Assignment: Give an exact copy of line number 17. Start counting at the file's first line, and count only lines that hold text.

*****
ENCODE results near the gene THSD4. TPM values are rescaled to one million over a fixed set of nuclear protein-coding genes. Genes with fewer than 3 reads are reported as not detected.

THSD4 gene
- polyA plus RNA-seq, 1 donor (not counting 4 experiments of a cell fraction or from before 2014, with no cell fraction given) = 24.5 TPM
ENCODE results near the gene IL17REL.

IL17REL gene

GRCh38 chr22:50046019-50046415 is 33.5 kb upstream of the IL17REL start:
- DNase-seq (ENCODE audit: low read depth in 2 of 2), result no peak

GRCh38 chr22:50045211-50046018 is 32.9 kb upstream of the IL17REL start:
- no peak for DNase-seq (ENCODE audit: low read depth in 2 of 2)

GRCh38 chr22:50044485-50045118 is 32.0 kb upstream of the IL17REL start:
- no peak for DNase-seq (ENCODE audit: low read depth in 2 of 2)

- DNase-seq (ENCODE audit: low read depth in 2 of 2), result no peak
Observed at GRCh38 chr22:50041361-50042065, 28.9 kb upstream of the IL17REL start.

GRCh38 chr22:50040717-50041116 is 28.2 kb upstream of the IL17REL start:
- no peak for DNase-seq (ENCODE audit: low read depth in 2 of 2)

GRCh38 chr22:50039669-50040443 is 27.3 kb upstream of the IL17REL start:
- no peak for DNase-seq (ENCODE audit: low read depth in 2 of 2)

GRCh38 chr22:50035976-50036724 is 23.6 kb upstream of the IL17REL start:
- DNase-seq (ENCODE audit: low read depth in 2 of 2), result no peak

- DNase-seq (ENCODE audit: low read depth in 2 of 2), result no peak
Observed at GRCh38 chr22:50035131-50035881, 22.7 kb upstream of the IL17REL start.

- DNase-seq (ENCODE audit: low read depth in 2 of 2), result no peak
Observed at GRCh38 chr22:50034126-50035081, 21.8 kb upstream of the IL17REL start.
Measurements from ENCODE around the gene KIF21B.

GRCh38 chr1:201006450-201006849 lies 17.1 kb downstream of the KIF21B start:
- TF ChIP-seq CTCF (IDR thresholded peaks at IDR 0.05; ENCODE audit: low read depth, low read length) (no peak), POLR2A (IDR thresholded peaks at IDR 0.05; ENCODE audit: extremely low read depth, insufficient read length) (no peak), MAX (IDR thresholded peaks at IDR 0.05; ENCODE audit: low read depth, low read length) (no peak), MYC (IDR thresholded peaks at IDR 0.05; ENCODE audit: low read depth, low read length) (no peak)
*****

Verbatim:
- no peak for DNase-seq (ENCODE audit: low read depth in 2 of 2)